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This seems like a basic question, but it's still bugging me.

Why doesn't

MyObject [] myobject = new MyObject [10];

allocate 10 objects? Why do we have to call new on each individual object?

myobject [0] = new MyObject();
myobject [9] = new MyObject();

Or am I just making a silly mistake? :)

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up vote 7 down vote accepted

As far as I am aware, you arent creating 10 objects in the array, you are creating an array with 10 spaces for objects of type "My Object", null is a perfectly acceptable state for an item within the array though.

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"null is a perfectly acceptable state.." I like it! +1 – Cerebrus Jul 6 '09 at 9:50

You're calling the array constructor, which creates an array, not the object constructor ten times.

What constructor on the element type would you like to call? There's no way to provide any parameters as it is. The only constructors being called implicitly are value types (structs) like integers and doubles.

What if the element constructor fails? It could throw any exception. Should you get an half initialized array, or no array at all? Should the exception bubble or be hidden?

What if the element constructor is just very very slow. Add a Thread.Sleep() and the code that calls you would basically hang. How would you debug that?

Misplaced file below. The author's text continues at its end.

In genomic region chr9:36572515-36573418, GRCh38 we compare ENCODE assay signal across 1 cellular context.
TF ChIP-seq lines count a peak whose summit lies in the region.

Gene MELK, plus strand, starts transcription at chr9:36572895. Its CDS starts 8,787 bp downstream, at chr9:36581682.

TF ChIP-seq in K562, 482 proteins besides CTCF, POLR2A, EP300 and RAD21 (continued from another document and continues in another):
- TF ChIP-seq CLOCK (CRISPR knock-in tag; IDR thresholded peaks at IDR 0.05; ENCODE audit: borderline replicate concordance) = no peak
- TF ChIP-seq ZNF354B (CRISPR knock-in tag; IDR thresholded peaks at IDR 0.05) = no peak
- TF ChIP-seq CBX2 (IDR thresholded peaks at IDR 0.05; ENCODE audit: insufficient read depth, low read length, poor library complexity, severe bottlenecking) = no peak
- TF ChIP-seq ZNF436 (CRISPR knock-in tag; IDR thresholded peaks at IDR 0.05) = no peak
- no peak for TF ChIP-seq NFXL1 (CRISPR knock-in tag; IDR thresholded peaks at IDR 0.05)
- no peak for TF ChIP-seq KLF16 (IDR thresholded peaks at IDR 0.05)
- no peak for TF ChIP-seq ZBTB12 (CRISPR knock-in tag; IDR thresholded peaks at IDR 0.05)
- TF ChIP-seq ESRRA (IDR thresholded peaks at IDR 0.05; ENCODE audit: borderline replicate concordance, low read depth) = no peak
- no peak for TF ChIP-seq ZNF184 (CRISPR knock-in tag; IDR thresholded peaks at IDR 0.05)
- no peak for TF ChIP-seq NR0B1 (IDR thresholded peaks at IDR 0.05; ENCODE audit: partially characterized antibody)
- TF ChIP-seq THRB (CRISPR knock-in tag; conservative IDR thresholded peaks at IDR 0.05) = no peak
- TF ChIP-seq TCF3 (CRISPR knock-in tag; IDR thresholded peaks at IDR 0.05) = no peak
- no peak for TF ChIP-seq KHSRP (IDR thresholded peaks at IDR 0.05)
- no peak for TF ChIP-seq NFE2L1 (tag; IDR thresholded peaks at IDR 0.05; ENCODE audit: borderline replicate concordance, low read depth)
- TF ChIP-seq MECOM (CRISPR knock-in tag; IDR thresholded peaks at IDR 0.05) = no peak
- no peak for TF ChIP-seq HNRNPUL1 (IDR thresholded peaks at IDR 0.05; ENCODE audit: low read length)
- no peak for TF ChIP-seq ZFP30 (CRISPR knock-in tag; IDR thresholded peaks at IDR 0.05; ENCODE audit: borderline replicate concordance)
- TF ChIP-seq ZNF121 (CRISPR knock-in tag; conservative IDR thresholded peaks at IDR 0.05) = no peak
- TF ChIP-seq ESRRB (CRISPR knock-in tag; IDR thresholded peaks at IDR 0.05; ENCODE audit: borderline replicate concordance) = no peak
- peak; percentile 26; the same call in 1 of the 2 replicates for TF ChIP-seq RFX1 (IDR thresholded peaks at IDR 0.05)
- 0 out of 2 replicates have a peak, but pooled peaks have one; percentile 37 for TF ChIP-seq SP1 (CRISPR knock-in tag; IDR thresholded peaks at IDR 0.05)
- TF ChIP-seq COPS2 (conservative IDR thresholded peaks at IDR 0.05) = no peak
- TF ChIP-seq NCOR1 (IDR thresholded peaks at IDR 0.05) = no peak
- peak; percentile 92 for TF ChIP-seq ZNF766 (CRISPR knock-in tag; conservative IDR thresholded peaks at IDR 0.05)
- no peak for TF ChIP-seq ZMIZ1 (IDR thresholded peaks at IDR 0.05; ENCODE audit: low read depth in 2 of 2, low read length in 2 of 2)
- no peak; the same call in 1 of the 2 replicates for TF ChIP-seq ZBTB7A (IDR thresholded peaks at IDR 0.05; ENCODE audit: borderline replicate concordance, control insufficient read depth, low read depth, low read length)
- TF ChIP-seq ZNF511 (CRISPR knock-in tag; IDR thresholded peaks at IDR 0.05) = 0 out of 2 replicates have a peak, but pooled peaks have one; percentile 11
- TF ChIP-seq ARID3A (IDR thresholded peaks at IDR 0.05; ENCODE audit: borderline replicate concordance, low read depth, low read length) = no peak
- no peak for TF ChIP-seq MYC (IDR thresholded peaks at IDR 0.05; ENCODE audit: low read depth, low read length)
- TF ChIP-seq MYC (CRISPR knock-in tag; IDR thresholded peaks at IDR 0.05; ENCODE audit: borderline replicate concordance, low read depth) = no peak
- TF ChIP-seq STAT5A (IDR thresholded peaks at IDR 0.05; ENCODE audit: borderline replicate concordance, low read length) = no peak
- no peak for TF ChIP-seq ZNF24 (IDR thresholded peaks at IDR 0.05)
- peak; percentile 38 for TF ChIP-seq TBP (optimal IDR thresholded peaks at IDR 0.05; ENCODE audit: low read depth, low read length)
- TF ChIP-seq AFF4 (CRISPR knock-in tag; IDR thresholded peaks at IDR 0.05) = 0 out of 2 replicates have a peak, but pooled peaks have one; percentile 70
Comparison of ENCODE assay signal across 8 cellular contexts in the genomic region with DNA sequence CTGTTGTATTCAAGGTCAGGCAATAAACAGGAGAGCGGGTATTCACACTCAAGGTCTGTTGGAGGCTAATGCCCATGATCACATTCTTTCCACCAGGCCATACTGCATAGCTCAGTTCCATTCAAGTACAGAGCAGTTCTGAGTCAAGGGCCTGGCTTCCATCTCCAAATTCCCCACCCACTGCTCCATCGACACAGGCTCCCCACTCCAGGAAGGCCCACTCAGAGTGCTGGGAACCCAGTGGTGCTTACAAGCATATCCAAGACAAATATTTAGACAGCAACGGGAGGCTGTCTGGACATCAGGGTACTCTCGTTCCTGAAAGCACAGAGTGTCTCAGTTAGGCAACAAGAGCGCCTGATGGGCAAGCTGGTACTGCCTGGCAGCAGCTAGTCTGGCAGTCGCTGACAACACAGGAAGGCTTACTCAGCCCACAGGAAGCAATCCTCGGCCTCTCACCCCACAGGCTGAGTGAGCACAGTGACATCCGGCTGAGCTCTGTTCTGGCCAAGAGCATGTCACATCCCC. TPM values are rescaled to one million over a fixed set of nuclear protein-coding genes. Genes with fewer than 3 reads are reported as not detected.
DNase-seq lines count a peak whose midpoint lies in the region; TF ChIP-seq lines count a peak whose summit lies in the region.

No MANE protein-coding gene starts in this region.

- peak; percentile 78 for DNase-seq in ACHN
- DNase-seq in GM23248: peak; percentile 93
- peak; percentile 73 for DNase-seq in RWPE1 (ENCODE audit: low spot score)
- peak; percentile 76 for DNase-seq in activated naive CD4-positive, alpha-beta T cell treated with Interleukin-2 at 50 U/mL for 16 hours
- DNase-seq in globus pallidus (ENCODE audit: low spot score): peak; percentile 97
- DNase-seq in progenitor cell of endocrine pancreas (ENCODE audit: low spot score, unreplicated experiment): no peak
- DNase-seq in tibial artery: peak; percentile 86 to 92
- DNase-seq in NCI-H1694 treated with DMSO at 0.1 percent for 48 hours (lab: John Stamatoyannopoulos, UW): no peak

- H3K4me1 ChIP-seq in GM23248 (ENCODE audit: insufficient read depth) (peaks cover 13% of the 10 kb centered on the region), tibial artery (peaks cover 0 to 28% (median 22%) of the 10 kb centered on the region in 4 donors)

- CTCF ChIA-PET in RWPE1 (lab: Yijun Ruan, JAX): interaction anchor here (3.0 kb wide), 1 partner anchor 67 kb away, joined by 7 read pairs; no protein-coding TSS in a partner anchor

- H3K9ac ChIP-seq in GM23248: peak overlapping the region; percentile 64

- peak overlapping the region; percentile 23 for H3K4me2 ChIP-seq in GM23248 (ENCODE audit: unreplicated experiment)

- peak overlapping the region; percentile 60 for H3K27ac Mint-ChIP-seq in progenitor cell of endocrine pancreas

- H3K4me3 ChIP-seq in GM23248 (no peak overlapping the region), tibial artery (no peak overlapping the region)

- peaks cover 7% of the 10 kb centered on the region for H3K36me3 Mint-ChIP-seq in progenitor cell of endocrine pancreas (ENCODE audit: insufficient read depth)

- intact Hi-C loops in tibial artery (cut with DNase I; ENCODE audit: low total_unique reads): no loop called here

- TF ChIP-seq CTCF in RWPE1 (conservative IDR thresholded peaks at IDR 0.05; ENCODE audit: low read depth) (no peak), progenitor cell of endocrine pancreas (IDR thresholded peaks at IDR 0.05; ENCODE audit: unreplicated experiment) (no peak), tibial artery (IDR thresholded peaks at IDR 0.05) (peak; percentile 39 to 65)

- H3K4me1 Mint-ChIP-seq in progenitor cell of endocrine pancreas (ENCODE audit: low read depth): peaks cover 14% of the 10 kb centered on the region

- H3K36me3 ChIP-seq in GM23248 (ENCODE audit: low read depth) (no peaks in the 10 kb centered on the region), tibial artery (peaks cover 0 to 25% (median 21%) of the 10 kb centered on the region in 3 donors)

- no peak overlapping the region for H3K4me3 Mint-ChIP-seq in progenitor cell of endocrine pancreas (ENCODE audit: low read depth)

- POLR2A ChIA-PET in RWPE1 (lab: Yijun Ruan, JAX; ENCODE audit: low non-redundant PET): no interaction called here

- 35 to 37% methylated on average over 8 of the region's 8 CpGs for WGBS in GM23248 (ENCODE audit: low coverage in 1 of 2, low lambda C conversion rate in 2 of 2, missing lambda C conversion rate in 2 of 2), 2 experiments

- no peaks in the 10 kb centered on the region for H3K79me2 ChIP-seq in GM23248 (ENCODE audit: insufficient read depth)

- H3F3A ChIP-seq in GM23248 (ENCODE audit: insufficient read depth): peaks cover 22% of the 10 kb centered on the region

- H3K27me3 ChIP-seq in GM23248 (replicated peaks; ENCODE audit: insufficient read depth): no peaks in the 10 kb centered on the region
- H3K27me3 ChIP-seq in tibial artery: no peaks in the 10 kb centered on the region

And my last thought, why are you even using arrays when there's List<T>? =)

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You could also use the following declaration style (not particularly useful in the following example, I would recommend a for loop instead)

MyObject[] myObject = new MyObject[]{new MyObject(), new MyObject(), new MyObject(), new MyObject(), new MyObject(), new MyObject(), new MyObject(), new MyObject(), new MyObject(), new MyObject()};

however, in this case it could be easier to type.

int[] myInts = new int[]{10,34,13,43,55,2,0,23,6,23};

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It's because it only allocates references to MyObject, not the object itself. That's the case with every non-primitive type in languages like C# or Java.

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That's exactly how it should be done.

For example:

MyObject[] myObject = new MyObject[10]; // creates 10 null references

for (int i=0;i<myobject.Length;i++)
   myobject[i] = new MyObject();
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Because all you have created is an array with 10 spaces that will contain your MyObject object instances. When will you put those in and in what state, it's up to you.

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Looks like your talking about C# from the syntax.

More or less, in the CLR/.NET framework, an array is an array which contain's object's of type MyObject. Unlike C/C++, where an array is an array of objects of type MyObject.

i.e. C# array's are simply container's, conceptually they are they are distinct from the object's they hold. C/C++ (native memory), your pretty much cheating and forgo'ng the formality of having clear seporation of duties... your array is essentially the object it contains....

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